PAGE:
Former Taifa Stars goalkeeper calls upon fathers to play an effective role in parenting during their children’s early years.
UNICEF Tanzania celebrated Father’s Day with renowned footballer and former Taifa Stars goalkeeper, Ivo Mapunda, who called on fathers to step up their game in parenting, especially in the early years of their children’s lives.
UNICEF celebrity supporter and father-of-four, Mapunda, shared a video message for all Tanzanian fathers – urging them to be more involved in their children’s lives, especially in the early years.
Evidence suggests that when fathers bond with their babies from the beginning of life, they are more likely to play a more active role in their child’s development. Research also suggests that when children positively interact with their fathers, they have better psychological health, self-esteem and life-satisfaction in the long-term.
Advances in neuroscience have proven that when children spend their earliest years – particularly the first 1,000 days – in a nurturing and stimulating environment, new neural connections form at an optimal speed. These neural connections help determine a child’s cognitive ability, how they learn and think, their ability to deal with stress, and can even influence how much they will earn as adults.
“I read to my two-year-old every day, and encourage her to ask questions. And I play football with my older three on a daily basis. It’s our time to bond, and talk. On Father’s Day, I would like to encourage all dads to make sure they don’t miss out on this precious phase of their children’s lives. I am very happy to collaborate with UNICEF on this day,” said Mapunda. UNICEF is using Father’s Day to renew its call to break down cultural and financial barriers preventing fathers from spending quality time with their young children.
In Tanzania, UNICEF’s partners, including faith leaders, media and celebrities, are promoting messages on positive parenting, in particular the role of fathers and males, as a pivotal aspect of Early Childhood Development (ECD). UNICEF’s online partner, Elimika Wikiendi, will be running an online campaign on positive parenting and raising awareness around ECD issues. The platform will also engage users on the role that they can play to ensure young children are nurtured and cared for, so as to maximize their future well-being.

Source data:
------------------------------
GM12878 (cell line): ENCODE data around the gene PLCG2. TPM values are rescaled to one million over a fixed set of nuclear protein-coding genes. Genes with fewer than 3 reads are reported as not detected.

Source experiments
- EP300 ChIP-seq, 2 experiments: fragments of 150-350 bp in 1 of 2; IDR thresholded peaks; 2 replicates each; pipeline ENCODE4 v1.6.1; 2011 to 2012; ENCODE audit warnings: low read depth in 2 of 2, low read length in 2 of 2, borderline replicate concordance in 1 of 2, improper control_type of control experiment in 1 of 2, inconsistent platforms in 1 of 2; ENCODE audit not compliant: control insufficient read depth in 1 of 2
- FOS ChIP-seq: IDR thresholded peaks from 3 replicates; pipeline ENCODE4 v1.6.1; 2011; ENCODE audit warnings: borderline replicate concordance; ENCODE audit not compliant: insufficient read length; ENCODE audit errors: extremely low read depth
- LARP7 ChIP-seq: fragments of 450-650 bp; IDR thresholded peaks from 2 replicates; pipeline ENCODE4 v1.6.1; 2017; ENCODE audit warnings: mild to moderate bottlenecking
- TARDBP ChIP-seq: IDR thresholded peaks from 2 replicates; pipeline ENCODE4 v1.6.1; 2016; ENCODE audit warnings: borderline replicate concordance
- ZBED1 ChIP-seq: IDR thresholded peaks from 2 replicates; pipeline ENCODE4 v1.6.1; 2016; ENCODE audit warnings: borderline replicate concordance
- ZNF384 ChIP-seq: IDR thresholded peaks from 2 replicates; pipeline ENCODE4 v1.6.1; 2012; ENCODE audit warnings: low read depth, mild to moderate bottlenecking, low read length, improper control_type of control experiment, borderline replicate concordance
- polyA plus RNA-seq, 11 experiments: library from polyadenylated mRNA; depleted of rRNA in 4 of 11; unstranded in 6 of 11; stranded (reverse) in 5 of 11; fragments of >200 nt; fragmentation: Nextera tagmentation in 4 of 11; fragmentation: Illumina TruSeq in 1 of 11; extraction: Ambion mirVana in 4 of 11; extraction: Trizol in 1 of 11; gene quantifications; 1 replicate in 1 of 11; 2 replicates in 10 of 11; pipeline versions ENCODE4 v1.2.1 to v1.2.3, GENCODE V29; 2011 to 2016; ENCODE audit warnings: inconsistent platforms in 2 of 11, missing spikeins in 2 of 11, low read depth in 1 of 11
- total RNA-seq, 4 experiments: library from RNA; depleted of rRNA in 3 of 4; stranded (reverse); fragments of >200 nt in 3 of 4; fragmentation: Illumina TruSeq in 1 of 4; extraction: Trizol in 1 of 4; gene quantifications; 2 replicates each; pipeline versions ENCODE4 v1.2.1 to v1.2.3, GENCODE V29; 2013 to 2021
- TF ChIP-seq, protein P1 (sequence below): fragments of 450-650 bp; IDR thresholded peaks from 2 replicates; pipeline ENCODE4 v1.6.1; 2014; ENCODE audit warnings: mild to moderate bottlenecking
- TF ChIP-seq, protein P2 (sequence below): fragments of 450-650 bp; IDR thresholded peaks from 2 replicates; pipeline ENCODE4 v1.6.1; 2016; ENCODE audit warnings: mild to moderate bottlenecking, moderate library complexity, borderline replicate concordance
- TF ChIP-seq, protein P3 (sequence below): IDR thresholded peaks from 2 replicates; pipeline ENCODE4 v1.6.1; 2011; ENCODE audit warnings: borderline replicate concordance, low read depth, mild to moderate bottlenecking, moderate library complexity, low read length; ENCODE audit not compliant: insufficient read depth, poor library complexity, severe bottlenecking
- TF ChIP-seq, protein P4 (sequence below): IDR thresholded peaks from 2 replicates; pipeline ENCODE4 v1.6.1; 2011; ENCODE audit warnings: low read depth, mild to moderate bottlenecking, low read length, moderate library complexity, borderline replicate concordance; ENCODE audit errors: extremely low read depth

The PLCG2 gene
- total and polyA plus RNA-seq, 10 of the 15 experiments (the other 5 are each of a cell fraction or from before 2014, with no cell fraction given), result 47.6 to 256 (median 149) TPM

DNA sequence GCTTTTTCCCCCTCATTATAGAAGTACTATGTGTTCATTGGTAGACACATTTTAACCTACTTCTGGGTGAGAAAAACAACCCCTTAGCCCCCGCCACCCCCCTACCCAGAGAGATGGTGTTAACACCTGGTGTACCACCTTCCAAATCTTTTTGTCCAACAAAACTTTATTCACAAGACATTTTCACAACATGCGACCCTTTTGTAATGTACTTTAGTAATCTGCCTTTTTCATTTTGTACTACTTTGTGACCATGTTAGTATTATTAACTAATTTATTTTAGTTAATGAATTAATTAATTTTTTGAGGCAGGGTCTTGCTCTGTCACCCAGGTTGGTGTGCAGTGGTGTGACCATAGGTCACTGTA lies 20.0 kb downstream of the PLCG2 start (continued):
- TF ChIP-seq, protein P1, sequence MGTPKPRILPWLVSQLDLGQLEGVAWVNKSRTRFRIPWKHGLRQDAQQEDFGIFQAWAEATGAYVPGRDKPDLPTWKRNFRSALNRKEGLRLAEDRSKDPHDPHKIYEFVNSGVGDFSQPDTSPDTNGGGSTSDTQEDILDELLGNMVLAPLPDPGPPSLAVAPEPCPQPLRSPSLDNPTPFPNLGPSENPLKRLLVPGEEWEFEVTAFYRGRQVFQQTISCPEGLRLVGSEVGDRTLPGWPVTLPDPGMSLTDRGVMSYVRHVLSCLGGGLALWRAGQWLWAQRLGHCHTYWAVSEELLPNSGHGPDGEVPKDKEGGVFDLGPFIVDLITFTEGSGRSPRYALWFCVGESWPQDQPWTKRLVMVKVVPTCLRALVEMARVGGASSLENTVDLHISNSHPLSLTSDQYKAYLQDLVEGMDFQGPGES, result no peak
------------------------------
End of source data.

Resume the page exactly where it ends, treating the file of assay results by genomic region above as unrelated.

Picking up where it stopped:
“I wish I had known before I became a father that stimulating young babies helps in their brain development. But to all the new fathers, I appeal, interact with your baby – it not only promotes their well-being, but jumpstarts brain development and boosts their learning ability,” said Mapunda, who runs a sports centre that identifies and nurtures young talent in football. The centre has 160 children enrolled between 5 and 20 years.
According to a UNICEF analysis released today as part of Father’s Day commemoration, almost two-thirds of the world’s children under 1 year– nearly 90 million – live in countries where their fathers are not entitled by law to a single day of paid paternity leave. Ninety-two countries do not have national policies in place that ensure new fathers get adequate paid time off with their newborn babies, including India and Nigeria – which all have high infant populations.
“Let’s use this day, and every day, to support and encourage fathers to get more involved in their children’s lives, especially in the early years. This is a time of rapid growth, brain development and curiosity in children. By doing simple things like giving children proper nutrition, lots of love, keeping them safe and spending time playing with them, parents can make a huge difference and set children up for a bright future,” said UNICEF Tanzania Representative, Maniza Zaman.
Father’s Day is celebrated in more than 90 countries in the month of June. This year, UNICEF is calling upon fathers to post photos and videos on digital platforms and share their #SuperDad moment with their children and share a parenting tip. In Tanzania, UNICEF is running an online campaign till end of the month, encouraging fathers to share their photos and parenting tips, and engaging them in discussions on their role.